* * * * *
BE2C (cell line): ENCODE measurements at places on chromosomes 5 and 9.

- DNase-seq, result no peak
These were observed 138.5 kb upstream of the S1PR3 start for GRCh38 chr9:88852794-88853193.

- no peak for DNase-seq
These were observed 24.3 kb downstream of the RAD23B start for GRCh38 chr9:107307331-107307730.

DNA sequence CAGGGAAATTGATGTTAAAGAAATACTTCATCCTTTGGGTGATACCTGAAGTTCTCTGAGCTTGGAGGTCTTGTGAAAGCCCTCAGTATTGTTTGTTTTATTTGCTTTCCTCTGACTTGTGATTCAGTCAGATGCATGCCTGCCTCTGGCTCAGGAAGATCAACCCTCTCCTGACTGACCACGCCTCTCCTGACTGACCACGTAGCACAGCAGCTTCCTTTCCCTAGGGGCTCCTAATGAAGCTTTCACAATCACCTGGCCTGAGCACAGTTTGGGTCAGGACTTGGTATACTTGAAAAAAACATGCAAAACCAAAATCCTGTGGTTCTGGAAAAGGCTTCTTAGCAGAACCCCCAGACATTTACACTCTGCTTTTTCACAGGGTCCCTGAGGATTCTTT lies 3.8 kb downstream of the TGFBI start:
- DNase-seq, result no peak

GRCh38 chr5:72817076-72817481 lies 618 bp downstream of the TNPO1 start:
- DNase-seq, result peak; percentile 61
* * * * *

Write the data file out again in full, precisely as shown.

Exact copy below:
BE2C (cell line): ENCODE measurements at places on chromosomes 5 and 9.

- DNase-seq, result no peak
These were observed 138.5 kb upstream of the S1PR3 start for GRCh38 chr9:88852794-88853193.

- no peak for DNase-seq
These were observed 24.3 kb downstream of the RAD23B start for GRCh38 chr9:107307331-107307730.

DNA sequence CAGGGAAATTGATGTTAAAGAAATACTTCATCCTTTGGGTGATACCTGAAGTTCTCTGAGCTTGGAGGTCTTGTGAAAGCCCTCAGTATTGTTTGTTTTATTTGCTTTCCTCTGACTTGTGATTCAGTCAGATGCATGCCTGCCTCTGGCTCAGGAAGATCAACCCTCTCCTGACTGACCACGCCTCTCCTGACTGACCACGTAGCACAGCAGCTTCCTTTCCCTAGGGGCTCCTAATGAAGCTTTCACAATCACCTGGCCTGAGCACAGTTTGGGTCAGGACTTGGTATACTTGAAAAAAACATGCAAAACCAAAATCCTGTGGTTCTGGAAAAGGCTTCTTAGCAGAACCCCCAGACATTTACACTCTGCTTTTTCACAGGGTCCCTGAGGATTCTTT lies 3.8 kb downstream of the TGFBI start:
- DNase-seq, result no peak

GRCh38 chr5:72817076-72817481 lies 618 bp downstream of the TNPO1 start:
- DNase-seq, result peak; percentile 61